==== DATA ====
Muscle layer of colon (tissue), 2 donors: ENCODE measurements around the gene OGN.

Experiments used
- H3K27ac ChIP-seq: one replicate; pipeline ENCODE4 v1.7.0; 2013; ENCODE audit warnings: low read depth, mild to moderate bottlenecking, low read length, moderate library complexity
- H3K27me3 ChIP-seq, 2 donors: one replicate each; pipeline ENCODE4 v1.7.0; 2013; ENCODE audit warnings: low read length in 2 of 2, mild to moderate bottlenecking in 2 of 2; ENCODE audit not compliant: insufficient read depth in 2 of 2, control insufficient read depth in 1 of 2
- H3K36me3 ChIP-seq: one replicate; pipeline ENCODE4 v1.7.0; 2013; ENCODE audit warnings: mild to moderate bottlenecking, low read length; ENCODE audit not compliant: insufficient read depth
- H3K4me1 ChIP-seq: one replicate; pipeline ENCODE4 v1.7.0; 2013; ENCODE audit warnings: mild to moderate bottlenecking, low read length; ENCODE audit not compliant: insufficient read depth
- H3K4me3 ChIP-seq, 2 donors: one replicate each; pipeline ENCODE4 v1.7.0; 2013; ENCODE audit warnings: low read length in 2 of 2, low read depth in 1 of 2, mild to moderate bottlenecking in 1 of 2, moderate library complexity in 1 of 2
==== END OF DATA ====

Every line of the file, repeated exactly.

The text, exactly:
Muscle layer of colon (tissue), 2 donors: ENCODE measurements around the gene OGN.

Experiments used
- H3K27ac ChIP-seq: one replicate; pipeline ENCODE4 v1.7.0; 2013; ENCODE audit warnings: low read depth, mild to moderate bottlenecking, low read length, moderate library complexity
- H3K27me3 ChIP-seq, 2 donors: one replicate each; pipeline ENCODE4 v1.7.0; 2013; ENCODE audit warnings: low read length in 2 of 2, mild to moderate bottlenecking in 2 of 2; ENCODE audit not compliant: insufficient read depth in 2 of 2, control insufficient read depth in 1 of 2
- H3K36me3 ChIP-seq: one replicate; pipeline ENCODE4 v1.7.0; 2013; ENCODE audit warnings: mild to moderate bottlenecking, low read length; ENCODE audit not compliant: insufficient read depth
- H3K4me1 ChIP-seq: one replicate; pipeline ENCODE4 v1.7.0; 2013; ENCODE audit warnings: mild to moderate bottlenecking, low read length; ENCODE audit not compliant: insufficient read depth
- H3K4me3 ChIP-seq, 2 donors: one replicate each; pipeline ENCODE4 v1.7.0; 2013; ENCODE audit warnings: low read length in 2 of 2, low read depth in 1 of 2, mild to moderate bottlenecking in 1 of 2, moderate library complexity in 1 of 2